UPU and IATA cooperate to keep cargo moving

The UPU has joined a campaign launched by the International Air Transport Association (IATA) to help keep cargo planes moving as governments suspend passenger flights due to the COVID-19 pandemic.

The campaign seeks to encourage governments to fast track procedures and relax restrictions to keep air cargo supply lines, including the mail transport, open in the wake of widespread passenger flight cancellations.

According to IATA’s Airlines Cargo Operations Status page related to the Corona virus (COVID-19), more than 50 airlines have suspended service, while more than 160 have reported impacts to service. More than a million passenger flights have been cancelled until 30 June 2020.

In the case of post, UPU Supply Chain Coordinator Noor Adan and UPU Transport Programme Manager Jan Bojnansky explain that the majority of UPU’s designated operators used to transport their post via partnerships with passenger airlines. Halting services in that channel has therefore caused major delays for postal operators.

The UPU’s Director of Operations, Abdelilah Bousseta, said “We’re encouraging Posts to partner with air cargo carriers to keep the mail moving – particularly shipments of supplies meant to fight the spread of the COVID-19 virus.”

“We therefore fully support IATA’s campaign asking governments to ease up on red-tape for cargo carriers and are working to get our members on board with the initiative,” he added.

However, administrative and regulatory bottlenecks, as well as crew quarantine conditions, have prevented cargo flights from keeping pace with demand.

“Air cargo is a vital partner in the global fight against COVID-19. But we are still seeing examples of cargo flights filled with life-saving medical supplies and equipment grounded due to cumbersome and bureaucratic processes to secure slots and operating permits. These delays are endangering lives. All governments need to step up to keep global supply chains open,” IATA Director General and CEO Alexandre de Juniac stated in a March 25 press release on the matter.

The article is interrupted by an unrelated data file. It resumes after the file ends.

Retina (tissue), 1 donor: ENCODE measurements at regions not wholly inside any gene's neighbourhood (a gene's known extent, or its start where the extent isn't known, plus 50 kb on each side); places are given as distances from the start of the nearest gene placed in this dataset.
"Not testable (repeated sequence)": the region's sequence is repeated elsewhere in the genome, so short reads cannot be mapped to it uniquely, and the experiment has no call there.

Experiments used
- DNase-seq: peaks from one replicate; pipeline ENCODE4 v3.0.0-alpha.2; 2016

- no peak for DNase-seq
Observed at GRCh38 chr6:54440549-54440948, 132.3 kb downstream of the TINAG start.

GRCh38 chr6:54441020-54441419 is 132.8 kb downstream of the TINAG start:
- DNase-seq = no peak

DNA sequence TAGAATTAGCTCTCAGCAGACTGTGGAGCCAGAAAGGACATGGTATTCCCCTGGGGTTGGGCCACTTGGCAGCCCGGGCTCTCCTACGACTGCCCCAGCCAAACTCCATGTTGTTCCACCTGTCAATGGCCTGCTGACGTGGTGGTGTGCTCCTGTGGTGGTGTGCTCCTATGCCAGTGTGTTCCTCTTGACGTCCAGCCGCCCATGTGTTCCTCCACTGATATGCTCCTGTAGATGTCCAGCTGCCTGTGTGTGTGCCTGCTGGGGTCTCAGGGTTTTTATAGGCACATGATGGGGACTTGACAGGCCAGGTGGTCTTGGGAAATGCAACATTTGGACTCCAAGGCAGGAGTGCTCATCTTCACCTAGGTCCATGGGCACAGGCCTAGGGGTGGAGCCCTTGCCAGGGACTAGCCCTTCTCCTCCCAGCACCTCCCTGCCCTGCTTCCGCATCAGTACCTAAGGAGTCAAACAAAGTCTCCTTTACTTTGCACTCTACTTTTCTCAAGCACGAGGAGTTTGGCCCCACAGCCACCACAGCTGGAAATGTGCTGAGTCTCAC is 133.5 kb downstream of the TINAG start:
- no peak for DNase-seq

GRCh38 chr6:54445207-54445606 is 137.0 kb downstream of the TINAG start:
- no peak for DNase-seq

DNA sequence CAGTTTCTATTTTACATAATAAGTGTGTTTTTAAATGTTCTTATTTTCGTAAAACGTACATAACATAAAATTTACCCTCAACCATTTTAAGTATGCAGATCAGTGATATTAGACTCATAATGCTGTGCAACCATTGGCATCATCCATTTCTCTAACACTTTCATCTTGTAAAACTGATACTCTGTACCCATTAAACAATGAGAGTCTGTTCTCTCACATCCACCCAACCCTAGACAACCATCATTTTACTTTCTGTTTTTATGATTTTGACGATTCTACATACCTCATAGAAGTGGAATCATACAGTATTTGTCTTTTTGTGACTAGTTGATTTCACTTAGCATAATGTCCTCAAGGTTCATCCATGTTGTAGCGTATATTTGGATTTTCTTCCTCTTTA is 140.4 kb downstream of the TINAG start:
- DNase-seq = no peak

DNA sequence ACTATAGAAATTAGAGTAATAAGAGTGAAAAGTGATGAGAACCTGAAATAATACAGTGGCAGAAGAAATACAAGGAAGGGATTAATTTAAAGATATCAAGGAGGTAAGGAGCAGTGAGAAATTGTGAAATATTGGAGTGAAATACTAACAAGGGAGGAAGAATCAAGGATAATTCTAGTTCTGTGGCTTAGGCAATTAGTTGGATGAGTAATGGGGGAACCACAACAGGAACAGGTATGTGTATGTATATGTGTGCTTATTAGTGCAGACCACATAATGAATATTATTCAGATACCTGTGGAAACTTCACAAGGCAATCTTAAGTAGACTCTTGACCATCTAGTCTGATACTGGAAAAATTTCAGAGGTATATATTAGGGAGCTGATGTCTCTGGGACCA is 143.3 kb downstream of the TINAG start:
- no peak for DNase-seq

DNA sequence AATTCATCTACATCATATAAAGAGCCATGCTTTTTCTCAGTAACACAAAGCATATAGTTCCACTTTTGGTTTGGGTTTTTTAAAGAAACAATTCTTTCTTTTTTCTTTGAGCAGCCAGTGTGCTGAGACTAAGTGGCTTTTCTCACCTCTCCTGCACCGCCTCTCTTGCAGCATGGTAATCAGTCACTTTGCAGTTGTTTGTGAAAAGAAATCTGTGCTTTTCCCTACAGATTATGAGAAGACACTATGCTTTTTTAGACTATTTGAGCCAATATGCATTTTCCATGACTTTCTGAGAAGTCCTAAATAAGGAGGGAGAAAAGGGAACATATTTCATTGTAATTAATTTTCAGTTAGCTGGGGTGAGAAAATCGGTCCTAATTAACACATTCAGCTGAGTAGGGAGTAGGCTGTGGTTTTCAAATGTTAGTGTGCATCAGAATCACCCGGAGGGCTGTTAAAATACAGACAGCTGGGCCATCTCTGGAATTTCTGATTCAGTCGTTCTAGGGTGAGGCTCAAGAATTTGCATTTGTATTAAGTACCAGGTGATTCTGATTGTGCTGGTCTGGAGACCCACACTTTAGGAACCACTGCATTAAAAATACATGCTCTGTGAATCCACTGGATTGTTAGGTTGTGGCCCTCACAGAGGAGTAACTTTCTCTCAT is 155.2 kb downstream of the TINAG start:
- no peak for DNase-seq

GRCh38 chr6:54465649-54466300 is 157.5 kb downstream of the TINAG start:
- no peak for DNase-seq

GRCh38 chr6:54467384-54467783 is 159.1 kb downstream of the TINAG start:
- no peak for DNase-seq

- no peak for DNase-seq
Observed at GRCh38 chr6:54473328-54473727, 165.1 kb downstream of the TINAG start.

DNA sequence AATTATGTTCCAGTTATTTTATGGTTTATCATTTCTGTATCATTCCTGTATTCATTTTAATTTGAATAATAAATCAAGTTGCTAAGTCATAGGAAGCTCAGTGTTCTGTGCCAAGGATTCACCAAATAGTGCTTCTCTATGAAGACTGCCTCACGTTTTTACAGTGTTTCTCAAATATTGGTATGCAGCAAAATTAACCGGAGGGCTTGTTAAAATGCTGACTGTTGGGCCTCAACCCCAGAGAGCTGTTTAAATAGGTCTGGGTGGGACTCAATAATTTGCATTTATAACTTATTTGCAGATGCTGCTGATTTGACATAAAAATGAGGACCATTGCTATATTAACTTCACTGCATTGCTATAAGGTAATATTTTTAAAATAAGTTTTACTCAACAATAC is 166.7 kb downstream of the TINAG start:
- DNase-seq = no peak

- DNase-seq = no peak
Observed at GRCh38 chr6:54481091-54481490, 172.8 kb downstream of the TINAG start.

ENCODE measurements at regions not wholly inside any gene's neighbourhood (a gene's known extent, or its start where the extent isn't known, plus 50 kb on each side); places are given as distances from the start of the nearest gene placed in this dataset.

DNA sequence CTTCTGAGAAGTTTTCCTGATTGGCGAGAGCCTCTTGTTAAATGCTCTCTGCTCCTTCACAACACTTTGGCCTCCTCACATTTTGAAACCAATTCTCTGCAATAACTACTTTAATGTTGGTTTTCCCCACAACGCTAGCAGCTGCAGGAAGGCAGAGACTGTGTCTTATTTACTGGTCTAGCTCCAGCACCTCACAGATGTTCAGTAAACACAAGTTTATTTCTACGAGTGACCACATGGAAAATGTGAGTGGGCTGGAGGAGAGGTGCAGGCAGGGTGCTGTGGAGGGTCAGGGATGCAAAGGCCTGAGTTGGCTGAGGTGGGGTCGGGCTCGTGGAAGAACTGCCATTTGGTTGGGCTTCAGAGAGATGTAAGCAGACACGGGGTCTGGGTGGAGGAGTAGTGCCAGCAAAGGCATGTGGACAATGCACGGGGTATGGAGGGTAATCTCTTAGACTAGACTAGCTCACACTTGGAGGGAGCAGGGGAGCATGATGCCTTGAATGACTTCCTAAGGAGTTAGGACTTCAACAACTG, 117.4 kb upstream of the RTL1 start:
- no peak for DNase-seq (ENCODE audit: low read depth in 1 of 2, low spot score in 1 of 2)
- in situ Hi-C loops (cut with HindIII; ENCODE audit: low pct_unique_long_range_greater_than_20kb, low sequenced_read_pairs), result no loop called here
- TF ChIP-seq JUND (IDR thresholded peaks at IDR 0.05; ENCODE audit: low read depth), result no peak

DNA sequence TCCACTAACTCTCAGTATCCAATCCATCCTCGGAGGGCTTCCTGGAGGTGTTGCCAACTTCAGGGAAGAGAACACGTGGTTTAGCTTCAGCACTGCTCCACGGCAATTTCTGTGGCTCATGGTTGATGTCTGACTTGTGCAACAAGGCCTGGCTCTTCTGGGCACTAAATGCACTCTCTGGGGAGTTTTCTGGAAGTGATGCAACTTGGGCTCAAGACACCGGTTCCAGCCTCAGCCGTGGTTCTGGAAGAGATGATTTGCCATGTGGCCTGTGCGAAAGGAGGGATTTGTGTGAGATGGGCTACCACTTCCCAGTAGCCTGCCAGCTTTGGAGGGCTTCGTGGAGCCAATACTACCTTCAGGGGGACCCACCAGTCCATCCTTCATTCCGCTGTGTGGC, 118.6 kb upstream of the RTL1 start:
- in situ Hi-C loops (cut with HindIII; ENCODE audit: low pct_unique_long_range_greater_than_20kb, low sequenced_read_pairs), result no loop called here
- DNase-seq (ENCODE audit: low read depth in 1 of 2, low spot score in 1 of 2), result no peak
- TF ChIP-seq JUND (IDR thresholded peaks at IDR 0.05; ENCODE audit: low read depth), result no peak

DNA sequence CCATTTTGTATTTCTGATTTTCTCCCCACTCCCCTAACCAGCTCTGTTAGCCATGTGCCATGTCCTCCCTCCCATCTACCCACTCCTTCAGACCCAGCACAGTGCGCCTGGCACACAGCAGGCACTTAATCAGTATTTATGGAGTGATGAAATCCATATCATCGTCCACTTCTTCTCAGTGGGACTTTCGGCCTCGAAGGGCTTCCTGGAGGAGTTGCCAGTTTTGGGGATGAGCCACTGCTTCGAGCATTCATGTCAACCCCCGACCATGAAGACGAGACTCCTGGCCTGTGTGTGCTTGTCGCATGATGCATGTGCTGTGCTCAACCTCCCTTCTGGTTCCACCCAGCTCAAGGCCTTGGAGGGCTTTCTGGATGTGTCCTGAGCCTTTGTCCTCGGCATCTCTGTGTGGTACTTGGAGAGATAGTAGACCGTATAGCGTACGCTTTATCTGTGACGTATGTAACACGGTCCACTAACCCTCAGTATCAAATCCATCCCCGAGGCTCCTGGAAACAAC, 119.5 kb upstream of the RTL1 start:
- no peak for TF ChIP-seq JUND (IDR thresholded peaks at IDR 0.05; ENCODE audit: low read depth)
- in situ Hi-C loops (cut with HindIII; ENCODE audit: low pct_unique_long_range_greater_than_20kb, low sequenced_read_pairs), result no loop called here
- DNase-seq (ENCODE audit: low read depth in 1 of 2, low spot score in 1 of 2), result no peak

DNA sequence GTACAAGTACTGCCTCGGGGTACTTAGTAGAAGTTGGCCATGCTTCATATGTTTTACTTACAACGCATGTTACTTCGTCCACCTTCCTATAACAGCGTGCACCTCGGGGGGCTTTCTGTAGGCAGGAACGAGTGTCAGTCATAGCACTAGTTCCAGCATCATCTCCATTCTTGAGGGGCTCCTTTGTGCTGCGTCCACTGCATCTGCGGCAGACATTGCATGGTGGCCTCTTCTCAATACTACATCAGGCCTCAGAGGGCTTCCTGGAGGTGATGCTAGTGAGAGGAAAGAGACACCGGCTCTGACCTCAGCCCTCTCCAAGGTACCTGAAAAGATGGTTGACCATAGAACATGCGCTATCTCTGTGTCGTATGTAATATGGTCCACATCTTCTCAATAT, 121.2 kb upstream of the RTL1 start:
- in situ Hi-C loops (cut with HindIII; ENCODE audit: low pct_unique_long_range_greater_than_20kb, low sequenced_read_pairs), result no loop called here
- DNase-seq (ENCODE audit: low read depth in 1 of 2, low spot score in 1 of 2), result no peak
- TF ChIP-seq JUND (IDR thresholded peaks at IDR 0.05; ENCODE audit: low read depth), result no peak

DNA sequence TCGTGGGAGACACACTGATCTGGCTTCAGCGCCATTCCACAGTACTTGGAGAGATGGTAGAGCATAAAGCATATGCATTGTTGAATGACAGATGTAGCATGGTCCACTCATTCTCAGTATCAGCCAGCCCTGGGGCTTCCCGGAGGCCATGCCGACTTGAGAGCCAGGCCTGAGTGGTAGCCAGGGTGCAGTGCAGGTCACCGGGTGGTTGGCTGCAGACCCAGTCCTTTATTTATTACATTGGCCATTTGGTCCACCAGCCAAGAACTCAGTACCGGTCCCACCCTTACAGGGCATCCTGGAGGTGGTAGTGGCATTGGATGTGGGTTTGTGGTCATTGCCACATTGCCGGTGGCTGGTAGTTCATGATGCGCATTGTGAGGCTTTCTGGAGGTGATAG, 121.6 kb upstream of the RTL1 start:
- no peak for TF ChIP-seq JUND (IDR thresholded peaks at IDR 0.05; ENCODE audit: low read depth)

IATA is asking governments to fast track permits that would allow cargo carriers to take over withdrawn passenger operations in key hubs. The organization has also recommended they remove restrictions, such as curfews, overflight charges and parking fees, and grant carriers temporary traffic rights to keep the supply chain moving.

Long-standing partners

The UPU and IATA have cooperated for more than 60 years through a regular contact committee. According to Adan, this close working relationship is more crucial than ever in these circumstances

“The cooperation structure that exists between these two organizations is a solid one – it works in normal circumstances, but it works even more especially during crises,” he says.

Bojnansky explains that the team got in contact with IATA as soon as they heard passenger flights were being cancelled.

“Since then, we’ve been in touch at least once a day,” he says.

IATA has established a webpage indicating cancellations and limitations across its membership, as well as a list of cargo carriers and their contact details. The UPU provided this list to Posts serving its 192 member countries. Adan and the UPU’s supply chain team are continuing to follow up with Posts, as well as air cargo rail, road and sea carriers, on the new routes they are using so that the team can provide a consolidated list of carrier options to all members.

Despite the UPU’s quick response, Adan and Bojnansky add that there is a key lesson to be learned from the unusual situation: that there is a need for a wider and greater cooperation with all the stakeholders in the global supply chain that can provide the UPU’s membership with a more flexible international mail transport network.

Those looking for more information on actions the UPU is taking to keep the supply chain working should visit the following webpage: